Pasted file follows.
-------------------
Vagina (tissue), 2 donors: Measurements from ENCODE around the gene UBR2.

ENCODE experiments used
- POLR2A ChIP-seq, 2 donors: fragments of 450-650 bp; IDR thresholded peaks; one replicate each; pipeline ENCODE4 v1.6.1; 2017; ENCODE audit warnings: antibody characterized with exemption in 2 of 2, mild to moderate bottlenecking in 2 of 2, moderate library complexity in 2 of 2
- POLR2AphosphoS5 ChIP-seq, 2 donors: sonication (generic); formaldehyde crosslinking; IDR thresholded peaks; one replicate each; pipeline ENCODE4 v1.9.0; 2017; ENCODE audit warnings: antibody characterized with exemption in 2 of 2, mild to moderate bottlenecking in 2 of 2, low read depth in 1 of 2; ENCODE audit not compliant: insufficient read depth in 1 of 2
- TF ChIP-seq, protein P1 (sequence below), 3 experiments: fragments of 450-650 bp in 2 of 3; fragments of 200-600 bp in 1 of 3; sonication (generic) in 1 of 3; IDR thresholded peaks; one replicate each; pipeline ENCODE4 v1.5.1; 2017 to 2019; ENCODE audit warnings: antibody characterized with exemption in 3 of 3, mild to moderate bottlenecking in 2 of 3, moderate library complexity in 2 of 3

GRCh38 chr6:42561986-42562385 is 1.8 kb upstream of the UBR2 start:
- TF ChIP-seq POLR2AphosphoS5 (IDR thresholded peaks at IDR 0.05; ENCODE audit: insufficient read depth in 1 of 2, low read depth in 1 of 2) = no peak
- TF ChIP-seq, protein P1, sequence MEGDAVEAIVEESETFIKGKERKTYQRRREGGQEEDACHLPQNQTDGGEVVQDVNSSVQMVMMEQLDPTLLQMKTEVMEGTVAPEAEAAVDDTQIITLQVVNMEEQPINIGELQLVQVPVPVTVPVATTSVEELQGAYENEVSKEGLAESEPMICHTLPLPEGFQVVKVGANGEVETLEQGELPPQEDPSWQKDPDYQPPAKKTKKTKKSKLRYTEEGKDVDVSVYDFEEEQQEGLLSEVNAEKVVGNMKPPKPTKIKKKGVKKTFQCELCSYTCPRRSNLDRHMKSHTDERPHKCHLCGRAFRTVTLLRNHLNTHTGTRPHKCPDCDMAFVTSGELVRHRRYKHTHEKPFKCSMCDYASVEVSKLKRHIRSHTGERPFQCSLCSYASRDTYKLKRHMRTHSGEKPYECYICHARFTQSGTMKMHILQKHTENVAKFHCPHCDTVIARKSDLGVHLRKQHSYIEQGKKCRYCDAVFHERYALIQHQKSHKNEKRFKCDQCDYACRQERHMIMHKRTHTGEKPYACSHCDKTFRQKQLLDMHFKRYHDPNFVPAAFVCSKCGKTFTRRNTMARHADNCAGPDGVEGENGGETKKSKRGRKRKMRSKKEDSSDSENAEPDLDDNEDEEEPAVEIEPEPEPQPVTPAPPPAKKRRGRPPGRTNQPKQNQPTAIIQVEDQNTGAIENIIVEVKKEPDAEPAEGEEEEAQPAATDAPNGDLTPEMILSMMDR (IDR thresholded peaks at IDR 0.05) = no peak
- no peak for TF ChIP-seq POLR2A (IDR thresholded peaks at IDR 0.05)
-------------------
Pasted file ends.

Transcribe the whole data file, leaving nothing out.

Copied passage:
Vagina (tissue), 2 donors: Measurements from ENCODE around the gene UBR2.

ENCODE experiments used
- POLR2A ChIP-seq, 2 donors: fragments of 450-650 bp; IDR thresholded peaks; one replicate each; pipeline ENCODE4 v1.6.1; 2017; ENCODE audit warnings: antibody characterized with exemption in 2 of 2, mild to moderate bottlenecking in 2 of 2, moderate library complexity in 2 of 2
- POLR2AphosphoS5 ChIP-seq, 2 donors: sonication (generic); formaldehyde crosslinking; IDR thresholded peaks; one replicate each; pipeline ENCODE4 v1.9.0; 2017; ENCODE audit warnings: antibody characterized with exemption in 2 of 2, mild to moderate bottlenecking in 2 of 2, low read depth in 1 of 2; ENCODE audit not compliant: insufficient read depth in 1 of 2
- TF ChIP-seq, protein P1 (sequence below), 3 experiments: fragments of 450-650 bp in 2 of 3; fragments of 200-600 bp in 1 of 3; sonication (generic) in 1 of 3; IDR thresholded peaks; one replicate each; pipeline ENCODE4 v1.5.1; 2017 to 2019; ENCODE audit warnings: antibody characterized with exemption in 3 of 3, mild to moderate bottlenecking in 2 of 3, moderate library complexity in 2 of 3

GRCh38 chr6:42561986-42562385 is 1.8 kb upstream of the UBR2 start:
- TF ChIP-seq POLR2AphosphoS5 (IDR thresholded peaks at IDR 0.05; ENCODE audit: insufficient read depth in 1 of 2, low read depth in 1 of 2) = no peak
- TF ChIP-seq, protein P1, sequence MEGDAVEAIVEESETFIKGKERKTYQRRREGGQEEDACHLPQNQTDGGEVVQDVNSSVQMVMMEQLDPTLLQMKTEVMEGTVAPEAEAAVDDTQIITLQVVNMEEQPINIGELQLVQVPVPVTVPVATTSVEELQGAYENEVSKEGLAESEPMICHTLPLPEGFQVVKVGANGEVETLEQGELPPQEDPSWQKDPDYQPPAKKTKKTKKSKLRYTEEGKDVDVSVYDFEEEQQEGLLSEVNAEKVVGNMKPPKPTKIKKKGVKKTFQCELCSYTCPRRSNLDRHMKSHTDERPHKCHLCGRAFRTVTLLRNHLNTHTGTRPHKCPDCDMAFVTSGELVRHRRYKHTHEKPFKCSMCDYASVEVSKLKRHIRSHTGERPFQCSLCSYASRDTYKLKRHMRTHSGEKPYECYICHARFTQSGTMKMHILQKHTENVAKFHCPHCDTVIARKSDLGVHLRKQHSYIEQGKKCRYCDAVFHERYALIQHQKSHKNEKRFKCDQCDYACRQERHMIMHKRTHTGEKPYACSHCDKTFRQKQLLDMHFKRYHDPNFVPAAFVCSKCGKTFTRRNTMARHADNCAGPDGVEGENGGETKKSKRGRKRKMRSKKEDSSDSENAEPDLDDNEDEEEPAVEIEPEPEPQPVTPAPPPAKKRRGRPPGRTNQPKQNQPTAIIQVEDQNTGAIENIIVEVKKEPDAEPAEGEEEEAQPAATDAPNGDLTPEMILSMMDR (IDR thresholded peaks at IDR 0.05) = no peak
- no peak for TF ChIP-seq POLR2A (IDR thresholded peaks at IDR 0.05)